Failure to beat Barca could be the end for Emery
After a 2-0 win over Angers at the end of last month, Paris Saint-Germain boss Unai Emery claimed, "We are slowly making progress." That was debatable but what is now beyond dispute is that PSG have to improve - and quickly - if they are to have any hope of beating Barcelona in the last 16 of the Champions League. Emery will know this better than anyone - because his job is likely to hinge on the outcome of the daunting two-legged tie.
After blowing top spot in Group A by drawing 2-2 at home to Ludogorets on matchday six, the former Sevilla boss knew that there was always the chance that Monday's last-16 draw in Nyon could go badly. In the end, it was downright cruel, with PSG having endured the slowest, most agonising wait possible before it became official: Barcelona were the only team left for them to meet.
As a result, they must now face the team that routed them 5-1 on aggregate in the quarter-finals of the 2014-15 Champions League. In truth, the tie was over after 79 minutes of the first leg, the point at which Luis Suarez bagged his second goal of the evening, after another nutmeg on David Luiz. It was a humiliating evening for PSG and their Qatari-backed project; an embarrassing illustration of just how far behind Barcelona they still were. The concern will be that they have not closed the chasm in quality in the interim.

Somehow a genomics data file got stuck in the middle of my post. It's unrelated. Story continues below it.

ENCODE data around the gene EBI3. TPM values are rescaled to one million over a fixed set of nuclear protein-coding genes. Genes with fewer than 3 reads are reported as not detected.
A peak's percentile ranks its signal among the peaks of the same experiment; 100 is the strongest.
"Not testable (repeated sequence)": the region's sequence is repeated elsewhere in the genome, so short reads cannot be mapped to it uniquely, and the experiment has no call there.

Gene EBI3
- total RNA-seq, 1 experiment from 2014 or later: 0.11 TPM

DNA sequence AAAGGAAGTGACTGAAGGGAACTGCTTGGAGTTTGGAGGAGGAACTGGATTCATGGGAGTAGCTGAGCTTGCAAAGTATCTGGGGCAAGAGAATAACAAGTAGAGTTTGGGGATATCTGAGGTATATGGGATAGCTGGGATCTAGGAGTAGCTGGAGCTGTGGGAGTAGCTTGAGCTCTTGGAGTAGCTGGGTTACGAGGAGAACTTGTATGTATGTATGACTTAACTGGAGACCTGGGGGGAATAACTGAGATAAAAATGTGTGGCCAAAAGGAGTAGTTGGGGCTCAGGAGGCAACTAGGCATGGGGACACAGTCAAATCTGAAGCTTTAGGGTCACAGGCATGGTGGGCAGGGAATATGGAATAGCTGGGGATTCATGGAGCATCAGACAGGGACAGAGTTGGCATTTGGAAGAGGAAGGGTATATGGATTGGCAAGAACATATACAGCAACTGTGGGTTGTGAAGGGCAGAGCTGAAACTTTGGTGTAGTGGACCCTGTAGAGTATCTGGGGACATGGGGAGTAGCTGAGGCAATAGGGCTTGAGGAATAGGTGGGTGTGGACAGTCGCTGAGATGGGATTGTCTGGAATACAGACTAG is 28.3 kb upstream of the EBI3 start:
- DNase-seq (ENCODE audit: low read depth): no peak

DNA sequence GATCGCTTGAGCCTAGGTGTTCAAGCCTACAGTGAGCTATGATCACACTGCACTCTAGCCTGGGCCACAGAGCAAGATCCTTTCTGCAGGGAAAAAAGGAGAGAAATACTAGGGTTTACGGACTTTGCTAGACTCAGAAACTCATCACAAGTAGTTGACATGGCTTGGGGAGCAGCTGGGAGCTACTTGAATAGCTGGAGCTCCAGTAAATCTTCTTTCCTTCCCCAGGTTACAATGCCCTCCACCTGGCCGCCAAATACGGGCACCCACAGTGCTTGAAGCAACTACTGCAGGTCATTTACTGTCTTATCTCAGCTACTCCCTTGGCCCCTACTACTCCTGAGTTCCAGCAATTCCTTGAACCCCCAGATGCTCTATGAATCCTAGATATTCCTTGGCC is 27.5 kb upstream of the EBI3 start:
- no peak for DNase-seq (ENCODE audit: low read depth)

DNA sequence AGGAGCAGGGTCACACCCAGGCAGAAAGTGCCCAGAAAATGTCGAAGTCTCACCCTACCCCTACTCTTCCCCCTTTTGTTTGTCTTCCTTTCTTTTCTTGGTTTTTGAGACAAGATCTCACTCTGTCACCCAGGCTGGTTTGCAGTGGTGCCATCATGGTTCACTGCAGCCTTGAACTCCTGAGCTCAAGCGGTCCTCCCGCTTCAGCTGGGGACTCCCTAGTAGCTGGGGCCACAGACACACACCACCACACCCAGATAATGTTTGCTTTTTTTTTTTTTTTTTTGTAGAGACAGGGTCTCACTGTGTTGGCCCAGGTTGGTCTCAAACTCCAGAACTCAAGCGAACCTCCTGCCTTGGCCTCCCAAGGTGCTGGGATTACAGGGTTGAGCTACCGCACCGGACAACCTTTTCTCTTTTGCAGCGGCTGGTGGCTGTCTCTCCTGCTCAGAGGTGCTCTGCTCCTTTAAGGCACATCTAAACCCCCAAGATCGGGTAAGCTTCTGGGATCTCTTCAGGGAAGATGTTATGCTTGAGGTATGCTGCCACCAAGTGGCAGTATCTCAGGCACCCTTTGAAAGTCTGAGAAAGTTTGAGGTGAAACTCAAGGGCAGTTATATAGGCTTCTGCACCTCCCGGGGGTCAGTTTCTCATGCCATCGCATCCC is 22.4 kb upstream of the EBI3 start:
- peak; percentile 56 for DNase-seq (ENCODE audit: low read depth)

Emery was brought in specifically to narrow the gap; to help the club realise their lofty goals of European domination. The Spaniard's pedigree is beyond dispute, having won three successive Europa League titles before departing for the Parc des Princes during the summer.
Furthermore, it must be acknowledged all coaches need time to implement their tactics upon a new team but PSG have impatient owners with high standards - Laurent Blanc was dismissed after leading the Parisians to a second successive domestic treble - and Emery's men have underwhelmed terribly so far this season.
Indeed, they are even struggling in Ligue 1, a domestic competition that they have won - usually at a canter - for the past four seasons. Admittedly, Nice's sudden improvement has taken everyone by surprise, while Monaco are one of the form teams in Europe right now, but third place in the table is unacceptable for a club of PSG's ambitions and vastly superior resources.
Consequently, the pressure is building on Emery. There have been persistent rumours that Marco Verratti, PSG's most talented midfielder, is unhappy with the formation and style of play, while Emery has put his faith in Edinson Cavani, a striker who seems to personify the current PSG side: good but not good enough.
Amidst mounting calls for him to be dismissed, Emery called for an increasingly tense situation in the French capital to be put in perspective ahead of Sunday's 2-2 draw with Nice.
"We have done well in the group stages of the Champions League," he said, taking heart from two draws against Arsenal. "And we have to look at the past when it comes to Ligue 1."
The problem is that PSG are constantly building for the future and, with Barcelona now looming large on the horizon, it looks quite bleak - for both the club and their coach.